Toy programming language

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A toy language is a computer programming language that lacks the requirements to create reliable, maintainable computer programs in a production environment. Categorizing a programming language as a toy language is difficult, however, as the definition is often subjective. Also, a "toy" language is distinguished from domain-specific languages and esoteric programming languages. A "problem domain" language is a limited programming language made for a specific purpose, such as the PostScript language used in PDF documents, or the limited instruction set used to program the multiple core graphics processing unit in a video card. An "esoteric language" is a programming language designed to test the boundaries of computer programming language design, as a proof of concept, as software art, or as a joke, such as Befunge or LOLCODE.

Toy languages exclude "one time" use compilers and interpreters, such as bootstrapping compilers which are used to create the initial compiler for a language unavailable on the target machine. The bootstrap compiler changes the source into something the bootstrap machine can run, and once the bootstrap compiler creates the initial compiler, it can compile itself.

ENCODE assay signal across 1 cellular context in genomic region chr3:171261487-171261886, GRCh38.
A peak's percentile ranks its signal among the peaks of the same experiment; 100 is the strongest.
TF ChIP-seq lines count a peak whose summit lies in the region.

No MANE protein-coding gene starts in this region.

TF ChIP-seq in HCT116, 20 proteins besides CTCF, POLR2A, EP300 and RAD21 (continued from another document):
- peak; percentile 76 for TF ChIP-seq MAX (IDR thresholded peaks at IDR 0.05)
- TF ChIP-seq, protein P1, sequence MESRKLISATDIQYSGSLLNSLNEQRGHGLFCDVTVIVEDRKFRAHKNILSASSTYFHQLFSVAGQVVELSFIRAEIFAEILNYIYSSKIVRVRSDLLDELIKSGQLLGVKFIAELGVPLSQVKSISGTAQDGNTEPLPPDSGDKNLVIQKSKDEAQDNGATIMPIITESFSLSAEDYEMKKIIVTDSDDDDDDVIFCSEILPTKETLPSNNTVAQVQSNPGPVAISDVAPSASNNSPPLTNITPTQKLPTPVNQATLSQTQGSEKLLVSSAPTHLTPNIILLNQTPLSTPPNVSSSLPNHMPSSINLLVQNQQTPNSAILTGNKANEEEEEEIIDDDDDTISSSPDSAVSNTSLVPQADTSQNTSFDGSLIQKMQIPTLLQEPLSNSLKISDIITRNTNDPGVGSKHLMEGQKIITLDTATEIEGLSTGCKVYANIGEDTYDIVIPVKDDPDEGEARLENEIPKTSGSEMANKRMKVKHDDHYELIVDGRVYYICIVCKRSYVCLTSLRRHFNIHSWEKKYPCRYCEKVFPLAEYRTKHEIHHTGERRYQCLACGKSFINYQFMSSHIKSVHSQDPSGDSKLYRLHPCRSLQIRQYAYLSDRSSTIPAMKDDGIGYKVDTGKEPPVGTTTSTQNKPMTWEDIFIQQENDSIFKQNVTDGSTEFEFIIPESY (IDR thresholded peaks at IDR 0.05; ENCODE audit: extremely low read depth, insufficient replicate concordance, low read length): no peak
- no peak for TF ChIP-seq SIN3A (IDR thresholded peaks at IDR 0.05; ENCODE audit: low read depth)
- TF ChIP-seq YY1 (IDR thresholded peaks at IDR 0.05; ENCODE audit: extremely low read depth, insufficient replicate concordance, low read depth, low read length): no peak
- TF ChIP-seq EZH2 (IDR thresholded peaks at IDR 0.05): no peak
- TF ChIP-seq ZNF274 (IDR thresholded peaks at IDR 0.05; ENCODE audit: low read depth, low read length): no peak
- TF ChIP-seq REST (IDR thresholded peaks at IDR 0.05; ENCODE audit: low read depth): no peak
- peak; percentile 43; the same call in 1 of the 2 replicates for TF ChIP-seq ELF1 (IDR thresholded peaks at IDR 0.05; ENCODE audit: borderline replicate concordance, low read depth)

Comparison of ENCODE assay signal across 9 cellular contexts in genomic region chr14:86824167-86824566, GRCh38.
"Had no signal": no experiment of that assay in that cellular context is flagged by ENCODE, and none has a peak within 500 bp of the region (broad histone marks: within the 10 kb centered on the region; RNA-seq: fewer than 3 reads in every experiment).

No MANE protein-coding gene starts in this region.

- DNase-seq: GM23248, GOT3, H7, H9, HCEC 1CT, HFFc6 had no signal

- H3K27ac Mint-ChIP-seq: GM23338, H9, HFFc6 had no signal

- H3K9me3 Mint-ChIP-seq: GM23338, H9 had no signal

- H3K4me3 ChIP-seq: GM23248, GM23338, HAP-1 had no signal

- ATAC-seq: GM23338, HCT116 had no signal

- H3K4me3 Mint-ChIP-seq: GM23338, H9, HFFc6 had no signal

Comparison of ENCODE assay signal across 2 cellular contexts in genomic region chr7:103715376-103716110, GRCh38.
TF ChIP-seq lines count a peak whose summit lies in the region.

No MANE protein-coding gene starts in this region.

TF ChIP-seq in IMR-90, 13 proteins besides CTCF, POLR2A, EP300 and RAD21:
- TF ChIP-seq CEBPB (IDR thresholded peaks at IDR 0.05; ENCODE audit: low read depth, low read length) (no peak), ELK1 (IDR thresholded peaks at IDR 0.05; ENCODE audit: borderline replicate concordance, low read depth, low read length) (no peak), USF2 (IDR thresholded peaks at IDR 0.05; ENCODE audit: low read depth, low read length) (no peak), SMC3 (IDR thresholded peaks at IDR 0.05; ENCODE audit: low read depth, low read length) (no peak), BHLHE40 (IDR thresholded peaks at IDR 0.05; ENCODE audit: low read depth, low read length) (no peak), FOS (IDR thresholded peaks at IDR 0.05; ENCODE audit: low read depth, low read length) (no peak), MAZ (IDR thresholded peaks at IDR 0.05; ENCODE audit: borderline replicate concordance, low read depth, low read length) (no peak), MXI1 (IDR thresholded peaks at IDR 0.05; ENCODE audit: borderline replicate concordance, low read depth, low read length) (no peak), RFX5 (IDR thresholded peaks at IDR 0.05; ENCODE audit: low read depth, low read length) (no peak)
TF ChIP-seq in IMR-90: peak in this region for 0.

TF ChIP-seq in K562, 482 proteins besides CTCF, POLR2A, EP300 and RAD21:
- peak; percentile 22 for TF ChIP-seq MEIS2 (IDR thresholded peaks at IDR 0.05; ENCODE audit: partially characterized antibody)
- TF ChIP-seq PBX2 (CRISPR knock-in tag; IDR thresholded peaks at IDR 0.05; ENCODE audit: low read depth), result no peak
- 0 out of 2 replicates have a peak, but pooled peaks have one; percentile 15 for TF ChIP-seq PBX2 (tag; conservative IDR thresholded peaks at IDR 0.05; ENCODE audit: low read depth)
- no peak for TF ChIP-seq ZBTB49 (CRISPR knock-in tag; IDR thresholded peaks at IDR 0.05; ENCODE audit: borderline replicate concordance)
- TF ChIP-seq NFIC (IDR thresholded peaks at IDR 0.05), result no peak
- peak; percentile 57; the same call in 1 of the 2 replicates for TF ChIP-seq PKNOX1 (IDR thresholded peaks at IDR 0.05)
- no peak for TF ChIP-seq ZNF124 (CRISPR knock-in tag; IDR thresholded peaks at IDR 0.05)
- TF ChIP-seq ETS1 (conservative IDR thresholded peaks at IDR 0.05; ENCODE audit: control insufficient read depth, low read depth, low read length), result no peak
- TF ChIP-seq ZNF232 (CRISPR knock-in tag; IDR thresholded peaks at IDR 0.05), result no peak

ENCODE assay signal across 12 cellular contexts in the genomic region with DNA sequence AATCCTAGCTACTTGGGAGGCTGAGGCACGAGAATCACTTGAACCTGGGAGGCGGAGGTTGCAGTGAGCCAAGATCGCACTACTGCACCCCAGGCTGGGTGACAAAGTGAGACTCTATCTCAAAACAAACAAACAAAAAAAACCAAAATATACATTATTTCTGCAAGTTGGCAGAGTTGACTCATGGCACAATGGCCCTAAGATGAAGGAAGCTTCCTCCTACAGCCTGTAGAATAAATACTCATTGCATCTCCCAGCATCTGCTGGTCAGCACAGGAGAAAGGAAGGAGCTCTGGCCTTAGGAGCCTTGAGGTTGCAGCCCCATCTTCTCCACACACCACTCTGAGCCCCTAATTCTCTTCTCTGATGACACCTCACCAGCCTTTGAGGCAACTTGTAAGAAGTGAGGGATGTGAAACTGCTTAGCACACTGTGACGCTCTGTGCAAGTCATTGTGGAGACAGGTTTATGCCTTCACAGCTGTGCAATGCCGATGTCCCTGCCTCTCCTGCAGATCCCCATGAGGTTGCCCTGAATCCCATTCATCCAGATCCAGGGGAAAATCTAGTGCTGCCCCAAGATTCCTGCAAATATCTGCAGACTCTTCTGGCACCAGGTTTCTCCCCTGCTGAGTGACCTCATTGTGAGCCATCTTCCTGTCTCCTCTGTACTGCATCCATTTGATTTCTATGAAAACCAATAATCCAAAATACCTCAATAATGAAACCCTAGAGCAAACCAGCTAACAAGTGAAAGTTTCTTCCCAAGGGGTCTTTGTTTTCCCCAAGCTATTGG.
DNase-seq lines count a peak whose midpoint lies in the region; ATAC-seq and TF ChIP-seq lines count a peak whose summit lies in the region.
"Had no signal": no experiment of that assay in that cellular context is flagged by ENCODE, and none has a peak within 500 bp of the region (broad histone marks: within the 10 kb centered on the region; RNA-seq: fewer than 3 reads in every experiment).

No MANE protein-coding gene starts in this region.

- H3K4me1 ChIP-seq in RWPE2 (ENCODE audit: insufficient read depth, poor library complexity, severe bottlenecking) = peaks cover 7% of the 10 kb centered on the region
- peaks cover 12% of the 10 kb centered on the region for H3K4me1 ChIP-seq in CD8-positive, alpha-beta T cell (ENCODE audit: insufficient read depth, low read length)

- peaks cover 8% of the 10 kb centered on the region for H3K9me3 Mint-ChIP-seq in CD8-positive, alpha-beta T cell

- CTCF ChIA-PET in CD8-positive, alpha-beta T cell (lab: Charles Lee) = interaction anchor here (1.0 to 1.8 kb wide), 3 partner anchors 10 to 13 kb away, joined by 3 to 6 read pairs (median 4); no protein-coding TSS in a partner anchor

One way to consider if a language is not a toy is to consider the question, "Would a professional programmer with several years of experience seriously consider using the language as a means to provide a reasonable, cost effective solution for a customer's problem?"

Uses[edit]

Toy languages are used in computer language research. Some are frameworks for researching new programming constructs, or prototypes for new language concepts or paradigms. Others are learning or demonstration tools—e.g., in universities, for programming constructs and techniques not available in mainstream languages, or as an exercise in building a language from scratch.

For a long time, the GNU Compiler Collection was shipped with a toy programming language called Treelang which was essentially C without advanced features such as pointers, arrays, and records.